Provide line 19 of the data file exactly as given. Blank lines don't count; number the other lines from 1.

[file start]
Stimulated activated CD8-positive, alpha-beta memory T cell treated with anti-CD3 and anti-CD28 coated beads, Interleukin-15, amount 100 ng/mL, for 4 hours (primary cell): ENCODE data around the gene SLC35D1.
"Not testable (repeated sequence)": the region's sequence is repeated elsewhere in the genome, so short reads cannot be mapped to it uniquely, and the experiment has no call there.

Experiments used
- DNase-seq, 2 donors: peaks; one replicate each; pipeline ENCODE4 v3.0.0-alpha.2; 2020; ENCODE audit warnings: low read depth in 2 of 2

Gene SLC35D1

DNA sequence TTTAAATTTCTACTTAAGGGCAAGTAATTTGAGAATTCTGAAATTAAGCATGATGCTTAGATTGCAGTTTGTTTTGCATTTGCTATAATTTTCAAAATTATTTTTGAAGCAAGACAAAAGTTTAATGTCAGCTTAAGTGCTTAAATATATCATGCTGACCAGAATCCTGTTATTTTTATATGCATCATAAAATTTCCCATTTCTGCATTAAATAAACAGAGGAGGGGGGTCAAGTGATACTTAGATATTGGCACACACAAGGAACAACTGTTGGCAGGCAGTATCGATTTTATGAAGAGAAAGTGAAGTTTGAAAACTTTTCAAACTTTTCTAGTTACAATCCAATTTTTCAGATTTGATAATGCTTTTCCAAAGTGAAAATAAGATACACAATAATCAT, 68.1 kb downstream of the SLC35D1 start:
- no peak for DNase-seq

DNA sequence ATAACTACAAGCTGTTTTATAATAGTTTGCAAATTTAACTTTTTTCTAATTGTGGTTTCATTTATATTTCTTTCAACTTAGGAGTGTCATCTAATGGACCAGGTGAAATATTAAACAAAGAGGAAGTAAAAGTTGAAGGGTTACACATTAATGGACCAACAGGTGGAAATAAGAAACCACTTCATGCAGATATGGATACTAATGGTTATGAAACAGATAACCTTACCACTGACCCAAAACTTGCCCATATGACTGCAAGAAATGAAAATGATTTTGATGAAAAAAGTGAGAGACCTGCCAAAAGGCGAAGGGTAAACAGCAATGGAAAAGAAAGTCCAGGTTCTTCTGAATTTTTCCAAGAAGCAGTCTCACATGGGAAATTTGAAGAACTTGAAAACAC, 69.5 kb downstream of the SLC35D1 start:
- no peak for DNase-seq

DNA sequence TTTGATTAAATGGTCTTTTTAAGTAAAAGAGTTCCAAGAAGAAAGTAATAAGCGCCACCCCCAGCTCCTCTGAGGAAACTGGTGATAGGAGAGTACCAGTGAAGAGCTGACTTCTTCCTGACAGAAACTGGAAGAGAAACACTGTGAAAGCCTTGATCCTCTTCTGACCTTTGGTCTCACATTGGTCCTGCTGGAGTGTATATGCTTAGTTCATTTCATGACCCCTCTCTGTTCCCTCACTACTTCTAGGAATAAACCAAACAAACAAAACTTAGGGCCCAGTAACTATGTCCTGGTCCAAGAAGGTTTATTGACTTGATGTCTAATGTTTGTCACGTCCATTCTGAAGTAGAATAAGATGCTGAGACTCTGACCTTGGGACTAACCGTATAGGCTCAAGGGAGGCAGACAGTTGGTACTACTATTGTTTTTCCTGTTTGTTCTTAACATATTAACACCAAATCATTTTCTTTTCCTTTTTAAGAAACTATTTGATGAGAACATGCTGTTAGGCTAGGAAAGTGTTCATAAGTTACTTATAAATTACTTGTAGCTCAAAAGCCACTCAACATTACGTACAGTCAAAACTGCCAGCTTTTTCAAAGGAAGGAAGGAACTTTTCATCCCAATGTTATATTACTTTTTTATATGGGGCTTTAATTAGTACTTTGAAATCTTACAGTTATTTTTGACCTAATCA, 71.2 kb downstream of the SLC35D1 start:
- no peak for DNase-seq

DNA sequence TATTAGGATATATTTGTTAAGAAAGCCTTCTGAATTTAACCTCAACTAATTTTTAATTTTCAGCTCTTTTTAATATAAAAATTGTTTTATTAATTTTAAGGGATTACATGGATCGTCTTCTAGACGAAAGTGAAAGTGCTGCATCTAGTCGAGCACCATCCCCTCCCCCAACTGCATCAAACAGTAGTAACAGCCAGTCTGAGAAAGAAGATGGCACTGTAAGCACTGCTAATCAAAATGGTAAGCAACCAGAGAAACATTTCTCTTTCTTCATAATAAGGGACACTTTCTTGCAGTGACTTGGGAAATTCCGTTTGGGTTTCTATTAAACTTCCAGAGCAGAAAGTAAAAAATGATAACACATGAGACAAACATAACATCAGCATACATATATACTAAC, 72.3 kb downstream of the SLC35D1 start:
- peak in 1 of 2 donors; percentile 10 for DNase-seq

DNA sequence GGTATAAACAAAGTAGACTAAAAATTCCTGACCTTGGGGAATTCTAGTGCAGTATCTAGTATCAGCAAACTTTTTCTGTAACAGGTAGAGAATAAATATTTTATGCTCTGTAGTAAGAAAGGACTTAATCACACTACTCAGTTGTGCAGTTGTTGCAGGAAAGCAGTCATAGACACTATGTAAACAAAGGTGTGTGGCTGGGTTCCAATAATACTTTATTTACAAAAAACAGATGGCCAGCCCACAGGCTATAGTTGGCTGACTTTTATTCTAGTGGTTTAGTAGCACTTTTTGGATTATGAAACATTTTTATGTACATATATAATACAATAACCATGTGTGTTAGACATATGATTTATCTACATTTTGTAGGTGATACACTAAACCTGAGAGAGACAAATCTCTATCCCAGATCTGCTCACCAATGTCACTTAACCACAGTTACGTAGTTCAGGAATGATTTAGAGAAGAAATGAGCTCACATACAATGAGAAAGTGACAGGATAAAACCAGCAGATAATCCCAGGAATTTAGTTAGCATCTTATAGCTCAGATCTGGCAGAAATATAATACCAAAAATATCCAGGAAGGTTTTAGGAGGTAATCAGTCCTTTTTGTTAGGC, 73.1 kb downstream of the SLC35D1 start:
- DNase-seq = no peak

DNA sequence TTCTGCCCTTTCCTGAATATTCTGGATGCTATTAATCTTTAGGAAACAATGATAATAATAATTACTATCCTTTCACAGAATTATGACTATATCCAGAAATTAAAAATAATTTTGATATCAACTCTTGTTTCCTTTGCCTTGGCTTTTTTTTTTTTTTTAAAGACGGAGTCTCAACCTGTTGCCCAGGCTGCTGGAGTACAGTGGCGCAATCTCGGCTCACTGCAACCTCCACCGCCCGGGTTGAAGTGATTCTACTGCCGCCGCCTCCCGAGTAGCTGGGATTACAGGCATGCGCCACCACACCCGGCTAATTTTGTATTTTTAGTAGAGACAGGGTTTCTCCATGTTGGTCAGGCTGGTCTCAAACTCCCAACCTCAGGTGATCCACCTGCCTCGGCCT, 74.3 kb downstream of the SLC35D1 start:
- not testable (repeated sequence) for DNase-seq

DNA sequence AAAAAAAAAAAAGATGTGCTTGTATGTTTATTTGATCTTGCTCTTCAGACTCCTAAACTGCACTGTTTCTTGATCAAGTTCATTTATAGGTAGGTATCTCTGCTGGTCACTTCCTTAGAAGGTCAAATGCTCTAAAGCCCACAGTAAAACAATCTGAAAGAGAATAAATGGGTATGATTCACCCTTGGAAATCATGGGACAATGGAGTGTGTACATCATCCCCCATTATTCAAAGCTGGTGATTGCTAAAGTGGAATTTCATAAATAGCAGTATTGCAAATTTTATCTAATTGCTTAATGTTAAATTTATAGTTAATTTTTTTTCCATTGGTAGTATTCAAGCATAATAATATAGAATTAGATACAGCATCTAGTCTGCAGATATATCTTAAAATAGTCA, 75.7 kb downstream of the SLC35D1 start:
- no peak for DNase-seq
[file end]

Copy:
- no peak for DNase-seq